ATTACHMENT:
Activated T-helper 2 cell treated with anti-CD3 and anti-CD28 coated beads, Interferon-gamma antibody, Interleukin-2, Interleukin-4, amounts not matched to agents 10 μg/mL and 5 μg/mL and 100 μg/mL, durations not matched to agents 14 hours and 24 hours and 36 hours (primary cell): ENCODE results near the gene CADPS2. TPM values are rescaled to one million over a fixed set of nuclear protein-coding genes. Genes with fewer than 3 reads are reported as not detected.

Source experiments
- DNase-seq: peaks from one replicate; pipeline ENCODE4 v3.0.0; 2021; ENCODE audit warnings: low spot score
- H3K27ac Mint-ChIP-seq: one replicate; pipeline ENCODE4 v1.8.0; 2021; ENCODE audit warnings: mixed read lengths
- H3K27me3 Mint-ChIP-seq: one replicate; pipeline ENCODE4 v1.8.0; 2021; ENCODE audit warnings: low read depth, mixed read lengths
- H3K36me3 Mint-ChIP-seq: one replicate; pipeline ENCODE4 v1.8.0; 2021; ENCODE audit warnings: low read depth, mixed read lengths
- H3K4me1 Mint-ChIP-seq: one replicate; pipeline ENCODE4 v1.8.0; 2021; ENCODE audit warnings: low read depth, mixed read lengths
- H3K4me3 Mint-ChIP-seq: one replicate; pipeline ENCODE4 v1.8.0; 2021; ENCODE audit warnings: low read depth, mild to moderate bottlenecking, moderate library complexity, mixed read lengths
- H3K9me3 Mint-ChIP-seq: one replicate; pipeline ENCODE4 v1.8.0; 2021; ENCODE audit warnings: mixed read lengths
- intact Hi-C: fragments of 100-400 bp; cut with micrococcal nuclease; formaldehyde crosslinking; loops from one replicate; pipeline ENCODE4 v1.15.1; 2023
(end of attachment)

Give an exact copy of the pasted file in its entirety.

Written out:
Activated T-helper 2 cell treated with anti-CD3 and anti-CD28 coated beads, Interferon-gamma antibody, Interleukin-2, Interleukin-4, amounts not matched to agents 10 μg/mL and 5 μg/mL and 100 μg/mL, durations not matched to agents 14 hours and 24 hours and 36 hours (primary cell): ENCODE results near the gene CADPS2. TPM values are rescaled to one million over a fixed set of nuclear protein-coding genes. Genes with fewer than 3 reads are reported as not detected.

Source experiments
- DNase-seq: peaks from one replicate; pipeline ENCODE4 v3.0.0; 2021; ENCODE audit warnings: low spot score
- H3K27ac Mint-ChIP-seq: one replicate; pipeline ENCODE4 v1.8.0; 2021; ENCODE audit warnings: mixed read lengths
- H3K27me3 Mint-ChIP-seq: one replicate; pipeline ENCODE4 v1.8.0; 2021; ENCODE audit warnings: low read depth, mixed read lengths
- H3K36me3 Mint-ChIP-seq: one replicate; pipeline ENCODE4 v1.8.0; 2021; ENCODE audit warnings: low read depth, mixed read lengths
- H3K4me1 Mint-ChIP-seq: one replicate; pipeline ENCODE4 v1.8.0; 2021; ENCODE audit warnings: low read depth, mixed read lengths
- H3K4me3 Mint-ChIP-seq: one replicate; pipeline ENCODE4 v1.8.0; 2021; ENCODE audit warnings: low read depth, mild to moderate bottlenecking, moderate library complexity, mixed read lengths
- H3K9me3 Mint-ChIP-seq: one replicate; pipeline ENCODE4 v1.8.0; 2021; ENCODE audit warnings: mixed read lengths
- intact Hi-C: fragments of 100-400 bp; cut with micrococcal nuclease; formaldehyde crosslinking; loops from one replicate; pipeline ENCODE4 v1.15.1; 2023